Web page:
The title subjects of “Jack and Yaya” as children. Courtesy of Mary Hewey

“It’s the first line of my bio!,” filmmaker Mary Hewey boasts of her Maine roots. Indeed, the press kit for “Jack & Yaya,” her directorial debut, states boldly, “Mary hails from the great state of Maine,” so that checks out.

Despite having moved to Boston in 2010, Portland native, LGBTQ activist and organizer, and now first-time filmmaker Hewey is never far from home. Even if – as the current pandemic and its unending roster of canceled movie premieres grows – a planned “Jack & Yaya” Maine screening is on hold for now. 

Mary Hewey boasts about her Maine roots in her bio. Photo courtesy of Mary Hewey

Still, Mainers looking to watch Hewey’s documentary (co-directed with creative and life partner and other first-time feature director Jen Bagley) don’t have to wait at all, as “Jack & Yaya” hits Amazon, Vimeo and other streaming platforms Friday. The 84-minute film, a deeply personal and heartwarming documentary about two lifelong friends – both transgender – seeking love and acceptance, was already garnering praise and a healthy buzz in film festival circles before the shutdown, but Hewey says that she’s delighted that its own journey is taking it to video on demand. 

One might say, especially now. While all the current headlines surrounding transgender people are centered on a certain once-beloved children’s author and her regrettably ignorant anti-trans comments online, trans people face daunting discrimination every day, contributing to disproportionate rates of violent death (especially among trans people of color), and suicide and depression, particularly for those not supported by those around them.

Luckily for Jack and Yaya, their 30-year friendship has seen them surrounded by varying degrees of love and acceptance from their New Jersey families. As Hewey explains, “People hear, ‘New Jersey, working class’ and imagine ‘close-minded.’ But, in getting to know where both Jack and Yaya came from, there’s a lot of acceptance there, a whole lot of love.”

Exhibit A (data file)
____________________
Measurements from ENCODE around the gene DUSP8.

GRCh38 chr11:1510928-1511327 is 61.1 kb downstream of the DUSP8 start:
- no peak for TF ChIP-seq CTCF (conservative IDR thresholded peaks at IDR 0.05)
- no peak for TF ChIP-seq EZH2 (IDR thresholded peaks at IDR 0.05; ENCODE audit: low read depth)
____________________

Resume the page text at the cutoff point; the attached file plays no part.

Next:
Hewey and Bagley’s film incorporates interviews with Jack and Yaya and their occasionally rambunctious families (Jack’s dad Tony apparently has a Pearl Jam/24-7 house rule), their extensive cache of home movies, and Hewey’s personal history as one of Jack’s closest friends and confidants.

“We met when we both moved to Boston,” says Hewey. “Where we were both sort of lost and almost immediately became best friends.”

There, when Jack first contemplated making his transition, Hewey gradually got to know Jack’s childhood bestie Christina (known as Yaya), and learned the story of two next-door pals who both knew from the time they could walk that they were transgender. It’s a remarkable and unique true-life story, and one that Hewey always imagined bringing to light one day. 

Jack and Yaya, all grown up, in a still from the film. Courtesy Mary Hewey

For Hewey, that day came in 2016, when she found herself unexpectedly jotting down, “Jack and Yaya documentary.” Having begun dating the more film-fixated Bagley, Hewey’s flash of inspiration came together the more they, Jack and Yaya discussed the possibility. Many visits to New Jersey followed, with the filmmakers being put up in family homes, usually over the hectic holidays, with the first-time directors scrambling to keep up with each extended family’s comings, goings and hearteningly loving reflections on an unusual situation that, to greater or lesser degree, everyone just accepts as part of life. 

“I knew Jack’s family through our pre-existing relationship,” says Hewey of her and Bagley’s experience interviewing two entire groups of relatives, “but with Yaya, it was pretty much starting from scratch. But pretty much everyone was so open and welcoming.”

Stills from the film show groups of people gathered around kitchen tables with cans of beer, the air of holiday bustle and the families’ natural energy always evident. Still, as Hewey says, people are different, and talking to Jack and Yaya’s clans netted a variety of levels of understanding and acceptance. 

“In showing the film, too, we’ve seen different responses from our own families,” says Hewey.

“I showed it to my grandmother and grandfather and they’re in their 80s,” laughs Hewey. “But we came out of the experience in conversation with each other. That’s something we’re hoping ‘Jack & Yaya’ will accomplish as more people see it.” (Again, Hewey is still planning to bring the film to venues here in Maine, as soon as we’re responsibly allowed back indoors.) 

And while “Jack & Yaya” is, at its heart, a documentary about friendship and loyalty in the face of an often hostile world, that world for trans people is indeed often bitterly hostile. Apart from the privileged likes of the J.K. Rowlings of the world, the film shows how kindergarten teacher Jack’s decision whether or not to get gender-affirmation surgery was wrenchingly difficult, and how no-nonsense New Jersey waitress Yaya – out for decades – still has to decide whether jumping through the multiple bureaucratic hoops (18 of them, in fact) to legally change her name is worth all the pain.

For trans people everywhere, life is hard enough. Luckily, as “Jack & Yaya” shows, friendship means always being there when you’re needed. 

“Jack & Yaya” premieres on video on demand on Amazon and Vimeo on Friday. For more info, check out jackandyaya.com. 

Dennis Perkins is a freelance writer who lives in Auburn with his wife and cat.

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